Sullivan “Sully” Massaro’s favorite subject is history. This spring the fourth-grader joined the History Hunters and History Makers Club at Kings Glen Elementary School in Springfield, Virginia.

Maura Keaney, a technology specialist at the school, runs the club. She loves history and wants the students to “notice the history around them.” Parts of that history are the more than 2,600 historical markers along the state’s roadways. The markers recognize the important events and people of Virginia’s history.

The History Hunters research Virginians who do not have a marker in their honor but perhaps should.

Sully told Keaney he “wanted to study something about basketball,” his favorite sport. Keaney suggested that he research Edwin Bancroft “E.B.” Henderson. Sully had never heard of Henderson (neither had I), but he found out plenty from his research.

Henderson, an African American who lived in Falls Church for more than 50 years, has been called “the Father of Black Basketball.” He was the director of health and physical education in Washington’s Black schools from 1926 to 1954.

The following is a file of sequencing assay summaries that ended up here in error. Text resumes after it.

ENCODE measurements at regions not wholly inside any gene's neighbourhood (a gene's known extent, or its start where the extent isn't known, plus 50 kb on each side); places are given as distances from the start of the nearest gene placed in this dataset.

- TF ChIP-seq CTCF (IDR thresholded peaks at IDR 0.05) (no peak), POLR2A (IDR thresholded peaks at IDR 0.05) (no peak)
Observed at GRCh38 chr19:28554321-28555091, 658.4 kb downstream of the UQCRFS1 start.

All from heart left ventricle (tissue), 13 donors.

Notice I said “Black schools.” Years ago, Black and White children did not attend the same schools in Washington. White people required Black children to attend separate schools.

Henderson studied to become a teacher in the early 1900s. During his education, he attended Harvard University in Cambridge, Massachusetts. At Harvard, Henderson learned about and played basketball, a new game that had been invented in Springfield, Massachusetts, in 1891.

Henderson brought the game to Washington’s Black community. He organized a basketball league that had eight teams. Henderson also started and played for a team at a YMCA on 12th Street.

Henderson stopped playing the sport in 1910 (his wife worried he would get hurt), but he continued organizing and growing the game. He formed the Public Schools Athletic League, which established competitions in basketball and other sports in the District. It was the first public school league for Black players in the country.

Henderson trained Black basketball coaches and officials, wrote books and articles about the game, and organized older players to teach younger players basketball fundamentals. He died in 1977, and 36 years later he was inducted in the Naismith Memorial Basketball Hall of Fame as a “contributor” to the game.

Washington became a great basketball city with dozens of players who became NBA stars, including Hall of Famers Elgin Baylor, Dave Bing and Adrian Dantley.

After learning this and more about Henderson, Sully was “surprised that he did not have a marker.”

Keaney, Sully and the Kings Glen History Hunters club nominated Henderson for a Virginia historical marker. The state approved the nomination, and a marker honoring Henderson will be installed in Falls Church.

The research on Henderson has gotten Sully excited about History Hunters, which he plans on sticking with in the fall. “It’s a cool club,” he said.